he may *look* harmless...

I wish this were an April Fools’, but…

There was a little blurb in my Google alerts yesterday about a North Carolina man who is on trial for selling gluten-containing bread that was labeled gluten-free.

At first I felt bad for the man; the blurb said he claimed his suppliers gave him false information and I imagined a singular cross-contamination issue gone horribly awry.

I was wrong. There is no reason to feel bad. This guy is – if 1/3 of the allegations are true – a wackadoo and a villain. If the trial goes as I imagine it will, he’ll also be a felon.

First, the facts:

In 2009 a company called Great Specialty Products brought their gluten-free Amish bread to the North Carolina State Fair. It tasted good – too good to be true. Lots of people got sick, as the bread was testing to over 5,000PPM gluten (remember, the generally-accepted threshold to label food as gluten-free in the US is 20PPM).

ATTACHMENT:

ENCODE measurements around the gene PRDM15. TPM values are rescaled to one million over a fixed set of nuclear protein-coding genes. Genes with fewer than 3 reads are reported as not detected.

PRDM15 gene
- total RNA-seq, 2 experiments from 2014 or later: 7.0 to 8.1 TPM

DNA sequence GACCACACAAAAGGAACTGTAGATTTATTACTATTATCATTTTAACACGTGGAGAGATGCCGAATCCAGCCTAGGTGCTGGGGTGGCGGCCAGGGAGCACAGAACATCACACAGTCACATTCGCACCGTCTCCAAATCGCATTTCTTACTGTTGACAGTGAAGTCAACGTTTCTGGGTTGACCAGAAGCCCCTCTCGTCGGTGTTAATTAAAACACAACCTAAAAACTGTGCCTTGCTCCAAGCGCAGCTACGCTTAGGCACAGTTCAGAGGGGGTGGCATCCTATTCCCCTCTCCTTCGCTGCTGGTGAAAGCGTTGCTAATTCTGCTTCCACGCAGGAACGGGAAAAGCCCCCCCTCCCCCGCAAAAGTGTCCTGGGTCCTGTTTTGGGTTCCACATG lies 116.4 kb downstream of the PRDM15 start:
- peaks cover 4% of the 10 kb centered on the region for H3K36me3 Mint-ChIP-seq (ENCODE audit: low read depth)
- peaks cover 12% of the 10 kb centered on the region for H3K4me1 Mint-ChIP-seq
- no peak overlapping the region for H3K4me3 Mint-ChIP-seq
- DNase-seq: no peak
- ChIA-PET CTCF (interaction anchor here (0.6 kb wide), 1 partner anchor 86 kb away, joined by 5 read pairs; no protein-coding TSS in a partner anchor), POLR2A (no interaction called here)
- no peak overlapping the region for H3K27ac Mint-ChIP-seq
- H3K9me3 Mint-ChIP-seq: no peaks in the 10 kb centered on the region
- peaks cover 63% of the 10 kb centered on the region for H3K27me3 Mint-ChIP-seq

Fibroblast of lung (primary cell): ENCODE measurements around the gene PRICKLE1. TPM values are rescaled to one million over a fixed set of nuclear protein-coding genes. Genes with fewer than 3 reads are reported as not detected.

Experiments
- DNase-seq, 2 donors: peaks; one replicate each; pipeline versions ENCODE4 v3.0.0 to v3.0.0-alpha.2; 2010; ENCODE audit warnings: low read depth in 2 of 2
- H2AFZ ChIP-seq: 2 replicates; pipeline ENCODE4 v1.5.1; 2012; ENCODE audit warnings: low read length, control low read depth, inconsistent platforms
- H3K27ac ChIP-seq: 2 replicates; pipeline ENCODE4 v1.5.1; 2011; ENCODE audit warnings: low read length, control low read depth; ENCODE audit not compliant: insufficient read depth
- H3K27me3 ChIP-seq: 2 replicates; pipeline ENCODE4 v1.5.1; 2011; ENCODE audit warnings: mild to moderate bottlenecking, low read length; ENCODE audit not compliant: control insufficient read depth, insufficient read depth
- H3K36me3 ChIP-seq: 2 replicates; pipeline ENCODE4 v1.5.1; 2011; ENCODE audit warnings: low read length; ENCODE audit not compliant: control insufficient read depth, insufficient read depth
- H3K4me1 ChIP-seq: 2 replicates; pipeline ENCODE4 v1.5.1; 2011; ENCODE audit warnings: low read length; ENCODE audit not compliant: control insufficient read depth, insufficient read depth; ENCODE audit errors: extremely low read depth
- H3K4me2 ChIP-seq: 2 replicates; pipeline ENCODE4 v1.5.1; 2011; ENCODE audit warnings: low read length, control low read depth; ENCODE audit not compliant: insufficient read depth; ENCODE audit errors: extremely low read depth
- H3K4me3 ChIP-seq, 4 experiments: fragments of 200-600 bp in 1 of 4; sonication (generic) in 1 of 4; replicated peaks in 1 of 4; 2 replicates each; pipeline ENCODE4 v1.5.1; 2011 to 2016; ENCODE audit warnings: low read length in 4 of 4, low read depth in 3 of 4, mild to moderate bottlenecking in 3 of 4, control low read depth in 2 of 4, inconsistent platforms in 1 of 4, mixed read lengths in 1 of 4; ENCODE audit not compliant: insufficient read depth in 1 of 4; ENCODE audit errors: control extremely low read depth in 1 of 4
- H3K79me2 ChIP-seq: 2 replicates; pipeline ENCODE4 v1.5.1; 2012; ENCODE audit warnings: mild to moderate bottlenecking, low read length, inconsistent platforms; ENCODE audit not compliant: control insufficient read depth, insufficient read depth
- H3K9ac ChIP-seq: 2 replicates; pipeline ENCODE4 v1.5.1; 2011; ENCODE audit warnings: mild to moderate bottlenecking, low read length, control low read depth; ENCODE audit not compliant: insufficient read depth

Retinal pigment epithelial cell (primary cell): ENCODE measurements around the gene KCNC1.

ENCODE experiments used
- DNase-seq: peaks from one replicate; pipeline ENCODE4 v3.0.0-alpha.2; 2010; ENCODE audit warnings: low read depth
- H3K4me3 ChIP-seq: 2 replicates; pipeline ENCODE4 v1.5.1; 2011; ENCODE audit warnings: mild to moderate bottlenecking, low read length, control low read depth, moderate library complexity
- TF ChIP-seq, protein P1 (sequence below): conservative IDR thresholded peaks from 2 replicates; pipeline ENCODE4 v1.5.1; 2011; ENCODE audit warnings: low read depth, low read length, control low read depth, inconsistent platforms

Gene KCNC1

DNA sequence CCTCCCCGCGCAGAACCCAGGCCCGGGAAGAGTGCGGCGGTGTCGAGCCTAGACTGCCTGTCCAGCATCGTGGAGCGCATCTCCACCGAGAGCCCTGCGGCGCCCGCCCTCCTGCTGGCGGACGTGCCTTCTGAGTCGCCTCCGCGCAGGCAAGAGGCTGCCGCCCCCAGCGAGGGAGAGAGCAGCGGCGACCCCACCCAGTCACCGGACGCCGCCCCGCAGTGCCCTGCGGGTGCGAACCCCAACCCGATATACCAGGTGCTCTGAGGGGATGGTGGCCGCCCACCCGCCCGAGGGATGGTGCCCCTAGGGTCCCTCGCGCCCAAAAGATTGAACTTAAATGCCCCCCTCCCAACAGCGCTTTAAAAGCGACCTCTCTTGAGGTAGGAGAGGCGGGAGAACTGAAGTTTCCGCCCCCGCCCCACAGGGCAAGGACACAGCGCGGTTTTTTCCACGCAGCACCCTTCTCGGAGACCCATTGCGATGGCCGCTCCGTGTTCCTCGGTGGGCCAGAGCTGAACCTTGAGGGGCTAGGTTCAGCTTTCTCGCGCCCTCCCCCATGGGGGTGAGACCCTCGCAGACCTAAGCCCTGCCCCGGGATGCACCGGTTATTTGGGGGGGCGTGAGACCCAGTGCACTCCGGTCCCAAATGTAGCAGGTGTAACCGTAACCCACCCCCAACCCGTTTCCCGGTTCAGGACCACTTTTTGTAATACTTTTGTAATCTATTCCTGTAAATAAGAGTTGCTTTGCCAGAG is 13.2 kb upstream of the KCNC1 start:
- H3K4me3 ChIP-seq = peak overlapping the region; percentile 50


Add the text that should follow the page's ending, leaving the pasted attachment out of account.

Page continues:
North Carolina government got involved and brought, “9 felony cases of Receiving Property under False Pretenses against the bakery owner, Paul Seelig,” according to the Gluten-Free Raleigh blog.

The state shut the company down, put up a hefty bail against Seelig and appointed him a lawyer in light of his financial situation. He was expected to take a plea deal, in essence admitting to the 9 counts to protect himself from further allegations. He decided against the deal, and wound up with a minimum 25 counts against him.

Then – then! – he offered information on a completely unrelated murder case, in exchange for a reduction in the charges against him. The man turned in a colleague of his who was of course as innocent as you or I. Needless today the charges against Seelig stand.

And, now, it seems that the Case of the Gluten-full Bread is finally going to trial. Not only is this important for people who got violently ill after eating this bread; it’s also a valuable warning for anyone who thinks they can cash in quick on a “gluten-free” fad diet without anyone knowing.

What’s more, it should be a wake-up call to the FDA. Until they finalize the definition of “gluten-free,” the door is open to more cases like this one.

What do you think should happen to Paul Seelig? Have you encountered any other cases of willful misrepresentation like this?